The Englishman in Kansas: Or, Squatter Life and Border Warfare

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Miller, 1857 - History - 388 pages
 

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Page 328 - From the conclusion of this war we shall be going down hill. It will not then be necessary to resort every moment to the people for support. They will be forgotten, therefore, and their rights disregarded. They will forget themselves, but in the sole faculty of making money, and will never think of uniting to effect a due respect for their rights.
Page 80 - To those who have qualms of conscience as to violating laws, State or National, the time has come when such impositions must be disregarded, as your rights and property are in danger ; and I advise you, one and all, to enter every election district in Kansas, in defiance of Reeder and his vile myrmidons, and vote at the point of the bowie-knife and revolver. Neither give nor take quarter, as our cause demands it. It is enough that the slaveholding interest wills it, from which there is no appeal.
Page 25 - Proslavery men, law and order men, strike for your altars ! strike for your firesides! strike for your rights! sound the bugle of war over the length and breadth of the land, and leave not an abolitionist in the territory to relate their treacherous and contaminating deeds. Strike your piercing rifle-balls and your glittering steel to their black and poisonous hearts! Let the war cry never cease in Kansas again, until our territory is wrested of the last vestige of abolitionism.
Page 86 - ... at the first election, and shall be eligible to any office within the said territory; but the qualifications of voters...
Page 2 - ... of the Territory. Whatever irregularities may have occurred in the elections, it seems too late now to raise that question. At all events it is a question as to which neither now, nor at any previous time, has the least possible legal authority been possessed by the President of the United States. For all present purposes the legislative body, thus constituted and elected, was the legitimate assembly of the Territory.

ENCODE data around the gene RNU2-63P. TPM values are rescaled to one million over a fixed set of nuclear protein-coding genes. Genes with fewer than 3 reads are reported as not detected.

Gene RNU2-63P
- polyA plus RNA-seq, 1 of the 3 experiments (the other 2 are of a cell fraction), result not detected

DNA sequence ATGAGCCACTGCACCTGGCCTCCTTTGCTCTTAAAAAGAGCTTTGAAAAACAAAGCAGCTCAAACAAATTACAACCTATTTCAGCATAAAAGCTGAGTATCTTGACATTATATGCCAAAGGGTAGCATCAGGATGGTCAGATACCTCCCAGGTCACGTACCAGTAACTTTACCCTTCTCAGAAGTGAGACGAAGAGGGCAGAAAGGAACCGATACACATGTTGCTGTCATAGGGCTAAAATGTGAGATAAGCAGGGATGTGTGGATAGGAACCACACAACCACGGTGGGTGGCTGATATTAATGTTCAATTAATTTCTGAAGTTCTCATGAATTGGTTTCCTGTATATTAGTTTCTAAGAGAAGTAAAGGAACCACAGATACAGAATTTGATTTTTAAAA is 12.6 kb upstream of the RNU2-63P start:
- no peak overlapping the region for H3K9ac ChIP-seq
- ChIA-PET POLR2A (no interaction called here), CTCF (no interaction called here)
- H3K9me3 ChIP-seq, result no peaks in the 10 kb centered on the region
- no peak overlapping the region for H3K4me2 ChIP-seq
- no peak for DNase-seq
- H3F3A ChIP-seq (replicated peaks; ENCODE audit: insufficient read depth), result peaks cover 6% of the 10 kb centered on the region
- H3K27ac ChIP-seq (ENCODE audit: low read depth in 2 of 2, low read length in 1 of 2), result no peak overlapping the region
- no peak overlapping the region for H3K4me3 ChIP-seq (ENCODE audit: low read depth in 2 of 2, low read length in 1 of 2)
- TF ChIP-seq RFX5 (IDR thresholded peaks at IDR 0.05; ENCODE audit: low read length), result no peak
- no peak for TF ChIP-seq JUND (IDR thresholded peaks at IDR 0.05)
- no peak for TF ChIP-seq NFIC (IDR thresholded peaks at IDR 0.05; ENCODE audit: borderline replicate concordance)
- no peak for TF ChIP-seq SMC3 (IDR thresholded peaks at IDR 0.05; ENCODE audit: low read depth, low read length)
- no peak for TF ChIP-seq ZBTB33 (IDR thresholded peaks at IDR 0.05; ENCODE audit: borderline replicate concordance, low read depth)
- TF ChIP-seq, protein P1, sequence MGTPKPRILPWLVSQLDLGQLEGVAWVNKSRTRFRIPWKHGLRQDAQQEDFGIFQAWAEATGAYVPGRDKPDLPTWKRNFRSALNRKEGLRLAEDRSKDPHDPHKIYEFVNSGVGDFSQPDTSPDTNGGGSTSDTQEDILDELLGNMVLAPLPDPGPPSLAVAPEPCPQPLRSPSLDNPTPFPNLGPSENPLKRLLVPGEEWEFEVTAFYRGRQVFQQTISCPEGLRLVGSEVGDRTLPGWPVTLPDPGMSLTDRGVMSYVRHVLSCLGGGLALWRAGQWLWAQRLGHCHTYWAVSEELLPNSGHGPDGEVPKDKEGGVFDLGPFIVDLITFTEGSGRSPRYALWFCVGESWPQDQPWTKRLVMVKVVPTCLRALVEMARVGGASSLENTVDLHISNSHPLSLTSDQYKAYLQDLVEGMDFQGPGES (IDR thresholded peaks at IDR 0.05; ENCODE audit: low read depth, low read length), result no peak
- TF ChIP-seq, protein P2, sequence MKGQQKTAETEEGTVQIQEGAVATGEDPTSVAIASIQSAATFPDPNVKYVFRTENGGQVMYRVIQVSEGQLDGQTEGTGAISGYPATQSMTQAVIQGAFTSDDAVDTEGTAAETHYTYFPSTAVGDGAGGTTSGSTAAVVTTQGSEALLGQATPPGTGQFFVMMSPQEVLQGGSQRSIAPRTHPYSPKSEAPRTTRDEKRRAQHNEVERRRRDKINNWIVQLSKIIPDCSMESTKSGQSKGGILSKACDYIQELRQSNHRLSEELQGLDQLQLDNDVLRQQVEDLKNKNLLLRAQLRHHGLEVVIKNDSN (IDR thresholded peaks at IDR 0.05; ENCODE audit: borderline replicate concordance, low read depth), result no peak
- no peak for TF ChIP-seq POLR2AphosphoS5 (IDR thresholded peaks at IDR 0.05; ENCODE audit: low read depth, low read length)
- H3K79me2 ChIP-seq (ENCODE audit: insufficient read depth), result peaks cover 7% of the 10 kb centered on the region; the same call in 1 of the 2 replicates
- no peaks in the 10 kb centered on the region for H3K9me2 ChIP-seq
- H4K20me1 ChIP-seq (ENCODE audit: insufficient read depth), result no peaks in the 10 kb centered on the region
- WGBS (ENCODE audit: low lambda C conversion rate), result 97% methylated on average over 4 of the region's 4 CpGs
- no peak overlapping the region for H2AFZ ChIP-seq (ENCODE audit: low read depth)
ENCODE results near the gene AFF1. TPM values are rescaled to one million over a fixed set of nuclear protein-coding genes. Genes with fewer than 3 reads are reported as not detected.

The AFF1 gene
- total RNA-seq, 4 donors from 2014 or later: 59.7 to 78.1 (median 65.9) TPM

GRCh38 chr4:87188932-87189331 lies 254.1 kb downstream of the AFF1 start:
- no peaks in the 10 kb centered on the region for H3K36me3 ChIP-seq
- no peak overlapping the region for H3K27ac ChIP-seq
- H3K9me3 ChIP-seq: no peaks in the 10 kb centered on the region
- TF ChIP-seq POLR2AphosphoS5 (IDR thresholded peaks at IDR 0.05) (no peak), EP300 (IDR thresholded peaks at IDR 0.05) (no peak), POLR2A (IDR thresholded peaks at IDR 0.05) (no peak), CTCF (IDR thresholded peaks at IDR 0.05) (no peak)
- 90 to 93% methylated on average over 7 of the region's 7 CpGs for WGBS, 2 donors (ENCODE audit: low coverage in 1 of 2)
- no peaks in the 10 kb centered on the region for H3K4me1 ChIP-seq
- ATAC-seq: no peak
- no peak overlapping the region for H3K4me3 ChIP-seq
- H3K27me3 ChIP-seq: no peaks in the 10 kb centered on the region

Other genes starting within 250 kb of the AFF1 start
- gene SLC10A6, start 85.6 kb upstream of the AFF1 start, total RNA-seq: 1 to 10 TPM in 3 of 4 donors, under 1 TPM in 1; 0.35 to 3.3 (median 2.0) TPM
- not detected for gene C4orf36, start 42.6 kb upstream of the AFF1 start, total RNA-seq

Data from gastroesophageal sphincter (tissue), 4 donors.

Page 286 - Those men came to the Wakarusa camp to fight ; they did not ask peace : it was war — war to the knife. They would come ; it was impossible to prevent them. What, then, was my policy ? Certainly this : to mitigate an evil which it was impossible to suppress, by bringing under military control these irregular and excited forces. This was only to be accomplished by permitting...
Page 72 - If any free person, by speaking or writing, assert or maintain that persons have not the right to hold slaves in this territory...
Page 80 - I tell you to mark every scoundrel among you that is the least tainted with free-soilism or abolitionism, and exterminate him. Neither give nor take quarter from the rascals. I propose to mark them in this house, and on the present occasion, so you may crush them out.
Page 237 - The sun has set for the last time upon the, guaranteed and certain liberties of all the unsettled and unorganized portions of the American continent that lie within the jurisdiction of the United States. To-morrow's sun will rise in dim eclipse over them.
Page 328 - ... moment to the people for support. They will be forgotten, therefore, and their rights disregarded. They will forget themselves, but in the sole faculty of making money, and will never think of uniting to effect a due respect for their rights. The shackles, therefore, which shall not be knocked off at the conclusion of this war, will remain on us long, will be made heavier and heavier, till our rights shall revive or expire in a convulsion.

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